This multipart series is intended to help teachers grow their leadership practice and ignite conversations about education online, through blogging, and in person.
The goal of a teacher leader is to improve the learning of all students through their efforts, collaboration, and influence. The 2014 Teacher Leadership Challenge is a weekly installment activity that poses a prompt on an educational topic or issue. Your challenge is to respond to the prompt in 500 words or less via a post you publish to your blog. The aim is to get more teachers thinking globally about their classroom practice and their own connection to the wider education community. You can subscribe to this blog to get the weekly challenge sent automatically by email.
You can share your post to Twitter using #TLC2014 and spark conversation with educators. In addition to posting on your own blog, you can elect to include your post in the weekly collection showcase blog. To do this, simply email your completed response post to the showcase, at firstname.lastname@example.org Make sure that you include the title of your post with the week of the prompt for proper tagging (e.g., “My Post Title | September 6, 2013″) in the subject line (without “re:”) of your email, and the full post laid out in paragraphs in the body of the email. Posts are automatically published by sending the email. You can embed images and URLs into the body of your email, and the post will publish while maintaining your formatting and layout. Check out others’ responses in the response collection or on Google+ each week, leave them your comments, and get the conversation rolling ahead for teacher leadership.
This Week’s Challenge:
How do you maintain a balance between your personal and professional identities?
It’s 10:30am on a Monday morning. Where are you? With whom are you spending your time? What are you doing? What is happening where you are? How does your response compare when it’s 6:45pm on Sunday evening?
As adults in the workforce, we share our time between home and our career, among other aspects of our life. Teachers are no exception. They spend their mornings and afternoons typically working directly with students. Their evenings and weekends might be spent elsewhere and with other individuals, but when it comes down to it we all have multiple identities, including personal and professional.
Teachers have families, just like everyone does, and they also may have additional personal areas of interest or pastime. This is complemented by their work with students, participation in professional learning and other career involvement. Although the typical school day has a clock time duration that begins early morning and ends in the middle of the afternoon, many teachers experience overflow from their professional life into their personal life. The investment into personal and professional areas of our lives might not always be equal, and this can cause the areas of our lives to conflict with one another and blur our identities.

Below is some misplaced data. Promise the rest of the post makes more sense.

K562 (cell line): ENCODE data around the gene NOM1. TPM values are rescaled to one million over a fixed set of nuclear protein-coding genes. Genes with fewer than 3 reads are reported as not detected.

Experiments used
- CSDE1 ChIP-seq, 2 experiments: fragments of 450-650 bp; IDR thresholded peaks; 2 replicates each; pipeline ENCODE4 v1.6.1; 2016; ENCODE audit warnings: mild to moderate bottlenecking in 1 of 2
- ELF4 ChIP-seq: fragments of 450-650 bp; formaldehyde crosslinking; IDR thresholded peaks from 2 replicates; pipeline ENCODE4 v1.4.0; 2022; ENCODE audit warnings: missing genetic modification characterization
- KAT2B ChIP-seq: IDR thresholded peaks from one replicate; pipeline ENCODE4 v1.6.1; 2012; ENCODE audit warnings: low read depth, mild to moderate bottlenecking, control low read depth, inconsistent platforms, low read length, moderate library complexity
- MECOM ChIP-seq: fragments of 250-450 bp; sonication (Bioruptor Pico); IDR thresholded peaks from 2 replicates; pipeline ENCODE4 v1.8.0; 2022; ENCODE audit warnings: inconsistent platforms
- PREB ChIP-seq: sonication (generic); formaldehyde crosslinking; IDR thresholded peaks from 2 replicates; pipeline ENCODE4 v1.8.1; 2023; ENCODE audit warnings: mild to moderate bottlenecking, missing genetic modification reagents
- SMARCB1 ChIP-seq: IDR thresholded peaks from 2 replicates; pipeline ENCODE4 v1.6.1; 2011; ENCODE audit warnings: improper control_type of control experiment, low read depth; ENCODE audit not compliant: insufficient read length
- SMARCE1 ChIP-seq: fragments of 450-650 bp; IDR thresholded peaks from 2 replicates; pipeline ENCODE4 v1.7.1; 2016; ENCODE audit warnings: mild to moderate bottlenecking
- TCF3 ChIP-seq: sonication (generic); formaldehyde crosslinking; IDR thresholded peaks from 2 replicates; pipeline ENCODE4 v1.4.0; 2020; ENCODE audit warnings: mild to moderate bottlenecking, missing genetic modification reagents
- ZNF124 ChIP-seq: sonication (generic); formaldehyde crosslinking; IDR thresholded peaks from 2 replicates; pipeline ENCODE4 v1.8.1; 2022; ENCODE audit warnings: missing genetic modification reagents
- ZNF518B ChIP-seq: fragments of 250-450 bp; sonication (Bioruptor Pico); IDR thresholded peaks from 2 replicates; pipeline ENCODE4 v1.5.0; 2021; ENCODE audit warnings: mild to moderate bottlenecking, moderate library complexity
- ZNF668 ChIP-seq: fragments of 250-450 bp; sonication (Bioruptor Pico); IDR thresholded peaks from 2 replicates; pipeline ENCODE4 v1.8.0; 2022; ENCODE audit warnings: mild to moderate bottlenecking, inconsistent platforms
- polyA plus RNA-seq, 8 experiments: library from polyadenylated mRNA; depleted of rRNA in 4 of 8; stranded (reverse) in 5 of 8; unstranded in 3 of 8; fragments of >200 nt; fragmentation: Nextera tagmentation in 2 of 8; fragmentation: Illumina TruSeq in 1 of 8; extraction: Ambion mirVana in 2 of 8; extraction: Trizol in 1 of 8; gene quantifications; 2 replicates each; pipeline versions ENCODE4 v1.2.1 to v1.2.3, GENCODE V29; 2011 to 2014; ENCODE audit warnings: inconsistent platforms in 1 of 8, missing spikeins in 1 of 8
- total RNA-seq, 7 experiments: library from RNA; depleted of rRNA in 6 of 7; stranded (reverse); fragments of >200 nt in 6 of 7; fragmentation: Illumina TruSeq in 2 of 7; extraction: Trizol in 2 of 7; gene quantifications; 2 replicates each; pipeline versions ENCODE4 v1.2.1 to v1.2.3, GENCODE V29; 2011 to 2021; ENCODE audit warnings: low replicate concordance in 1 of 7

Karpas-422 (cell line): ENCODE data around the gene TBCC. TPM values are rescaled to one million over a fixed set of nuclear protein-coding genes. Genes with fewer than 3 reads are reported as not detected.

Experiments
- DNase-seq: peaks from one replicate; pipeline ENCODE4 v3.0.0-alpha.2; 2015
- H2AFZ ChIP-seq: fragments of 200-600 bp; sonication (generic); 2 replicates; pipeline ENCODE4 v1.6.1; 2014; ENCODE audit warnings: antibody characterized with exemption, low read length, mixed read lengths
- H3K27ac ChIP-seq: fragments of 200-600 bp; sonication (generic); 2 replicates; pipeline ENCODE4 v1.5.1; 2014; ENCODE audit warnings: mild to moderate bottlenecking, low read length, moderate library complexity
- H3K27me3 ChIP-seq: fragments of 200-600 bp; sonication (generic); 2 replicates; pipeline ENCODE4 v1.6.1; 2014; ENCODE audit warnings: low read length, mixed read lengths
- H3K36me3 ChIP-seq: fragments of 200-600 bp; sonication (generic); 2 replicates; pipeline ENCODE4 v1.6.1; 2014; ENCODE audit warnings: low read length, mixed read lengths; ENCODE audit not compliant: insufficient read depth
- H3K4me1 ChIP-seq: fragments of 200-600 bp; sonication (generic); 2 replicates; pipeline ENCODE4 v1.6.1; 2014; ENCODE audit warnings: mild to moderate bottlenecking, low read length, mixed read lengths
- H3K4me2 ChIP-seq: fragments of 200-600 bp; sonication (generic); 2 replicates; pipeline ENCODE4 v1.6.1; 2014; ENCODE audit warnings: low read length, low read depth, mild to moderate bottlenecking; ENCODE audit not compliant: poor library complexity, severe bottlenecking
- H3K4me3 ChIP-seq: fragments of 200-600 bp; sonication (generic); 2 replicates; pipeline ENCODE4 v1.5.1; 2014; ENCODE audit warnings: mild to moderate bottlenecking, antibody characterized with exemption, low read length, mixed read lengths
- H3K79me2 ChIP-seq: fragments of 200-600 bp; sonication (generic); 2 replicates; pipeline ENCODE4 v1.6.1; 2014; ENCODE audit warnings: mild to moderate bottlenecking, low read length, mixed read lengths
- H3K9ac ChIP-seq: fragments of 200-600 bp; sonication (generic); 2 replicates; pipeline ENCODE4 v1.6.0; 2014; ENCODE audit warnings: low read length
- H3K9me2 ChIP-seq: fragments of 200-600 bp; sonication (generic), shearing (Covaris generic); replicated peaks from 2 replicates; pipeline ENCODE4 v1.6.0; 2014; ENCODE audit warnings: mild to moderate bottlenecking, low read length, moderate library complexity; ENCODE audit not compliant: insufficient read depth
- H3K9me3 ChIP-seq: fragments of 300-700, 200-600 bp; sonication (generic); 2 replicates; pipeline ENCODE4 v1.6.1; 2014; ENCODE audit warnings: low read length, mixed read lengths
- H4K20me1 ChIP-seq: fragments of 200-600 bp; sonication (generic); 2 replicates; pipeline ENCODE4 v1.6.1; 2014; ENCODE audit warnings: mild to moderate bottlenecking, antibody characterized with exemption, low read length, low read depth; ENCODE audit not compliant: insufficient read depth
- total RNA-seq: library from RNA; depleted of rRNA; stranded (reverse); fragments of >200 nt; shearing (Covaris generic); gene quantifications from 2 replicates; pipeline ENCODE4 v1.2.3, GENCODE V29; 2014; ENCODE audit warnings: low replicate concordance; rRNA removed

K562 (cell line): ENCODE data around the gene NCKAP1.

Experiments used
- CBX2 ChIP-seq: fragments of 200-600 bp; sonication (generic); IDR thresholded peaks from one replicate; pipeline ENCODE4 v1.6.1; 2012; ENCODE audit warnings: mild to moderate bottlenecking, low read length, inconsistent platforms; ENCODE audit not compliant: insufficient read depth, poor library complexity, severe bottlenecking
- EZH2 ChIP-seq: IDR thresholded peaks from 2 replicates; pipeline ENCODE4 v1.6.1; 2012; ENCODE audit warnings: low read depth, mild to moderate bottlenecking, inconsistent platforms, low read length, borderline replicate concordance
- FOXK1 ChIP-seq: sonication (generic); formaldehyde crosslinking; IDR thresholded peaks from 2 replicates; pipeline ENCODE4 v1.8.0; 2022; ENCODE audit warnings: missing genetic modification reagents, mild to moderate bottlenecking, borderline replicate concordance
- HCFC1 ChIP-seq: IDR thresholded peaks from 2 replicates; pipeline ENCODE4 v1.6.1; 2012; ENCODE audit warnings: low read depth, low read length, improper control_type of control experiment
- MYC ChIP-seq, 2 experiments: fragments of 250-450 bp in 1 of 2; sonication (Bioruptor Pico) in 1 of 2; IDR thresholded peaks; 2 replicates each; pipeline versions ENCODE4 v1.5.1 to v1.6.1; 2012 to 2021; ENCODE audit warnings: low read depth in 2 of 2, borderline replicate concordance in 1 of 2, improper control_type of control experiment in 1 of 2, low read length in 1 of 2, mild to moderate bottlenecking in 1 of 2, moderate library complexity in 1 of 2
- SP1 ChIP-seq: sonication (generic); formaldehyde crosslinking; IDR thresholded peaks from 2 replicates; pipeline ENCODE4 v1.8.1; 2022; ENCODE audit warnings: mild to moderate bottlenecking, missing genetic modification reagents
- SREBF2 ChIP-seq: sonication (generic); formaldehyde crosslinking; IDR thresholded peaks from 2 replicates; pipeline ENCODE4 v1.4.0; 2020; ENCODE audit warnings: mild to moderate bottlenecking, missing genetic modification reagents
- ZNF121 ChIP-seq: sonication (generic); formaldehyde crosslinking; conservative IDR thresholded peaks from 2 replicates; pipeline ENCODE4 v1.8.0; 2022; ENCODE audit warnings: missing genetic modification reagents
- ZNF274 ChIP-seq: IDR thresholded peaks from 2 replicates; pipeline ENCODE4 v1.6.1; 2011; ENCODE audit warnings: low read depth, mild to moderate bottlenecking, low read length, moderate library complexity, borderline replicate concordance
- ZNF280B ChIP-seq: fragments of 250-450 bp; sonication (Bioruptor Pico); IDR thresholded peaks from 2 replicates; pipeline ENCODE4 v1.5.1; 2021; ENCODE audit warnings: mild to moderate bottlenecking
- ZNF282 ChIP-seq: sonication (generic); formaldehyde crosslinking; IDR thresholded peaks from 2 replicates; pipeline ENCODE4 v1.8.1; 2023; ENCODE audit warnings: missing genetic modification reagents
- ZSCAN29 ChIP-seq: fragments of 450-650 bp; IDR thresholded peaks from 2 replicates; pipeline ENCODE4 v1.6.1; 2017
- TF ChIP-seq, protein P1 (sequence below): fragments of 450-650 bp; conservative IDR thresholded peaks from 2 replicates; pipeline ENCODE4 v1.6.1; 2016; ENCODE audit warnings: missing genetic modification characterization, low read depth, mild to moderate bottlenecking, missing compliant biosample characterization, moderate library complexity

Whether that be preparing lessons for the upcoming school days, troubleshooting issues facing particular students, or engaging in continuing education themselves, teachers are professionals who often take their work home with them. While teaching is not the only profession in which this occurs, it can still cause challenges in balancing attention to personal and professional identity.
In what ways can teachers maintain a fulfilling career and yet still pour into their family and personal life? What considerations are there for developing and advancing both your personal and professional life?
Teachers can wear many “hats” both at work and at home. They might be instructors, department leaders, or committee members at work, but beyond the school day they might coach, have children, or be involved in their community. How can teachers attend to all that is going on even handedly enough to due justice to both a personal and professional identity?
What approaches help you to become a better instructor, a better parent, a better spouse, a better citizen, or a better person? How do you develop in multiple areas without focusing too much energy into the development of one area of your life? Is it possible to avoid neglecting one identity to attend to the other? Does a professional life have to be separated or distinct from a personal life? Does balancing between your identities mean that opportunities will be missed, or can it all be done well?
Maintaining life balance and developing your personal along with professional identity are keys to being an effective person, but how might we accomplish it in the teaching field?
Image Credit: Gary G. Abud, Jr.
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